The Affordable Care Act (ACA) imposes a penalty on certain high cost employer-sponsored health coverage. Generally, a 40 percent excise tax (commonly referred to as the “Cadillac Tax”) will be assessed on the monthly cost of employer sponsored health coverage that exceeds threshold amounts defined under the ACA.  As the employer, you will want to review your benefits in the context of this tax to determine what changes might be needed.  

Welcome to the Compliance Center

Understanding the Affordable Care Act Tax (“the Cadillac Tax”)

Oct 11, 2016

Impact of the High Cost Health Coverage on Employers

October 11, 2016

What is the “Cadillac Tax”

The Affordable Care Act (ACA) imposes a penalty on certain high cost employer-sponsored health coverage. Generally, a 40 percent excise tax (commonly referred to as the “Cadillac Tax”) will be assessed on the monthly cost of employer sponsored health coverage that exceeds threshold amounts defined under the ACA. Employers are responsible for calculating the tax and each associated “coverage provider” is liable for the payment of the excise tax based on its share of the excess benefits for each employee.

The Internal Revenue Service (IRS) and Treasury Department have released IRS Notice 2015-16 and Notice 2015-52, which provide insight into how the tax might work and requesting comments on various aspects of the tax, such as which types of coverage are subject to the tax, how to determine the cost of coverage and how to apply thresholds to the cost of coverage.

Initially set to be effective in 2018, legislation enacted in 2015 delayed the effective date until 2020.

Beginning in 2020, employer sponsored health plans will be assessed a 40 percent excise tax on any “excess benefit” of an employee’s applicable employer-sponsored coverage. For these purposes, both employer and employee premium dollars must be considered when calculating the excess benefit.

The Excess Benefit Amount

The excess amount for a month is the amount by which the cost of applicable coverage exceeds 1/12 of the annual limit. Initial annual limits, based on a statutory dollar amount and subject to adjustments, are set at $10,200 for self-only coverage and $27,500 for coverage other than self-only. An excess benefit is the sum of the employee’s monthly excess amounts for the taxable period.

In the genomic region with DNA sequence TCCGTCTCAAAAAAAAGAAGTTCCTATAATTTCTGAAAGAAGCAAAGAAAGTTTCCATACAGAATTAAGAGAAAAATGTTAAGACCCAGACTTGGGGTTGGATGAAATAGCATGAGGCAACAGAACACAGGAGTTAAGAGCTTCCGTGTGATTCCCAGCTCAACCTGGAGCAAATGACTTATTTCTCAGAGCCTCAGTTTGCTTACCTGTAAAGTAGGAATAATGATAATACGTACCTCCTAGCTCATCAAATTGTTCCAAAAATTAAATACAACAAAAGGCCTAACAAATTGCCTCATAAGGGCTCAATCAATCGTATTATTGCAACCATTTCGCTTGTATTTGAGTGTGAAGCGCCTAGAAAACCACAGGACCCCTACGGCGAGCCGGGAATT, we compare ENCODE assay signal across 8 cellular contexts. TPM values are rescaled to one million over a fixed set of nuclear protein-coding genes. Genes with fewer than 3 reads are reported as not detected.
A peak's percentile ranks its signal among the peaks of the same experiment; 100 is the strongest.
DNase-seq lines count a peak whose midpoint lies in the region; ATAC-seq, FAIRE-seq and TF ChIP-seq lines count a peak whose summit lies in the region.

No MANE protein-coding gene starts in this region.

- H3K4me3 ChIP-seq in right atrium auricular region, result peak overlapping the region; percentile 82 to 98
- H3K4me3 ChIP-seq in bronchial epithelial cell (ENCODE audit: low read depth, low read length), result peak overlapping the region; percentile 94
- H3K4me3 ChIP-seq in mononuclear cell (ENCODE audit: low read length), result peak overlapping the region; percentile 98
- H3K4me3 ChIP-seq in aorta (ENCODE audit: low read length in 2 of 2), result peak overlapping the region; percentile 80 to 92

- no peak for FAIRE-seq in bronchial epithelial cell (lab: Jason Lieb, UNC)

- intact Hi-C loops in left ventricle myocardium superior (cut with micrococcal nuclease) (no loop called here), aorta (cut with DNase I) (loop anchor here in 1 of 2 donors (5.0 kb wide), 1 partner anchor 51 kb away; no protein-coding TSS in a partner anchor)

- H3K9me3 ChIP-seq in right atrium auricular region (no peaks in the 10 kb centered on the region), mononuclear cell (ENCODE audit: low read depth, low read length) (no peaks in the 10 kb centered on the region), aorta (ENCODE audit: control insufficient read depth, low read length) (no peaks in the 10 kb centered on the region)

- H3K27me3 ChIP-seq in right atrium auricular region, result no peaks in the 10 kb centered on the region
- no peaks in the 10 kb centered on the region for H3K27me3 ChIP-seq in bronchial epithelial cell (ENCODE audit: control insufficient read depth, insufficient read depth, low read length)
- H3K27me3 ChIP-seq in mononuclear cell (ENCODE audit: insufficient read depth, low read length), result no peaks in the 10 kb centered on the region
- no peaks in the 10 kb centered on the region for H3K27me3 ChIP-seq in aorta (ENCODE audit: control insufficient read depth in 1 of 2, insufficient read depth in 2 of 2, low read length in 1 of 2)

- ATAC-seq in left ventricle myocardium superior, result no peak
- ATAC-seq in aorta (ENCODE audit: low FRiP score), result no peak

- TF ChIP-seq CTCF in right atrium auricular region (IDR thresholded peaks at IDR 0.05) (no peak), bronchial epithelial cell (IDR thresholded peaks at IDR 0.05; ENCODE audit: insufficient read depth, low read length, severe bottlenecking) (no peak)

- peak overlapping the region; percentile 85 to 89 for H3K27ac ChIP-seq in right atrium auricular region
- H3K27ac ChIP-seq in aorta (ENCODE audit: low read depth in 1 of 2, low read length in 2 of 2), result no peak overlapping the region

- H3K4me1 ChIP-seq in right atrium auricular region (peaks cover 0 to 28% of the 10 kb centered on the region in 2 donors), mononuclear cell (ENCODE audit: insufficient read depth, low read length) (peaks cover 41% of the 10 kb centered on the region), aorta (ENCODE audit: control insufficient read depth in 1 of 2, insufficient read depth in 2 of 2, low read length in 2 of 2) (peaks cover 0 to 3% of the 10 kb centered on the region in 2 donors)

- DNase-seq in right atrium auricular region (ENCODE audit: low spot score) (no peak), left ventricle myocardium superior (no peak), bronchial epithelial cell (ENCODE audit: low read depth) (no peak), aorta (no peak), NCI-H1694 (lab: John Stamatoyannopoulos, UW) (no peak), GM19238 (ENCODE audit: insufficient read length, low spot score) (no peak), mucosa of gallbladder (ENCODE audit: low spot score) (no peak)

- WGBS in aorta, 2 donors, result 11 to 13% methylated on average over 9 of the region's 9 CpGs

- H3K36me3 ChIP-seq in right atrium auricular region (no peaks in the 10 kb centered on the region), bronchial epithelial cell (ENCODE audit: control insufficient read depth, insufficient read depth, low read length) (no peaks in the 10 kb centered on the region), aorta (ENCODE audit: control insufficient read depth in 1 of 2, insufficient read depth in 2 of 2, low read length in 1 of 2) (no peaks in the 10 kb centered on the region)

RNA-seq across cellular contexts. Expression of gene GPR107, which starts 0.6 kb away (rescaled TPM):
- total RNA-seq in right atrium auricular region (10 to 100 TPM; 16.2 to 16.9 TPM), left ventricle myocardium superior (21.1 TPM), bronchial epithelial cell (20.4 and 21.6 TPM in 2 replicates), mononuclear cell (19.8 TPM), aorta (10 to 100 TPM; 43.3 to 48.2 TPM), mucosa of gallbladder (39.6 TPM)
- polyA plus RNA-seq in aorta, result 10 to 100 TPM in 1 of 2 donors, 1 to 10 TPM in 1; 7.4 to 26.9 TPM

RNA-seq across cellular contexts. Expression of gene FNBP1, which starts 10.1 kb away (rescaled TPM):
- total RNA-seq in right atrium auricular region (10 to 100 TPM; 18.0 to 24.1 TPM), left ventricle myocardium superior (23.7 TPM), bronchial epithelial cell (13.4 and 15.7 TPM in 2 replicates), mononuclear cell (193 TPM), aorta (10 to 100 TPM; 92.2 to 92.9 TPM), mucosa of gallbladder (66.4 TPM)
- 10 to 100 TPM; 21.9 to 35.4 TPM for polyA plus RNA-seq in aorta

The term “employee” includes any former employee, surviving spouse or other primary insured individual. The taxable period for which the excess benefit is calculated is a calendar year.

The Cost of Applicable Coverage

Notice 2015-16 points out that the cost of applicable coverage for purposes of the Cadillac tax is determined under rules similar to those for determining the applicable premium under COBRA, and also acknowledges that guidance has not been provided on several issues that arise under these existing rules. IRS and Treasury suggest potential approaches for resolving the gaps in guidance and request comments on those approaches. See Notice 2015-16 for additional information.

Calculating the Tax

Employers are responsible for calculating the tax, determining the share attributable to each coverage provider, and reporting the taxable excess benefit attributed to each coverage provider and to the Department of Health and Human Services (HHS). The manner of reporting has not been provided.

Payment of the Excise Tax

Each coverage provider is liable for the payment of the excise tax on its applicable share of the excess benefit with respect to each employee. In this context, “coverage provider” means

  • For insured health coverage, the insurer
  • For HSA or Archer MSA contributions, the employer
  • For any other coverage, including self-insured health plans, the “person that administers the plan.” In Notice 2015-52, Treasury and IRS propose two approaches to determine the identity of the person that administers the plan and request comments on these approaches. See Notice 2015-52 for additional information.

 Coverage Subject to the Excise Tax

  • Coverage under a group health plan
  • Health FSAs
  • Employer contributions to HSAs, including pre-tax salary contributions
  • General Purpose HRAs

Notice 2015-16 request comments on whether to exclude self-insured limited scope dental and vision coverage and employee assistance plans (EAPs) that qualify as excepted benefits.

Deductibility

Under the ACA, the Cadillac tax was initially structured as nondeductible, but legislation passed in 2016 provided the tax will be deductible once effective.

The tax applies to “applicable Employer-sponsored coverage,” which is coverage under any group health plan made available to the employee by an employer that is excludable from the employee’s gross income under section 106 of the Internal Revenue Code. Employers will want to review their benefits in the context of this tax to determine what changes might be needed.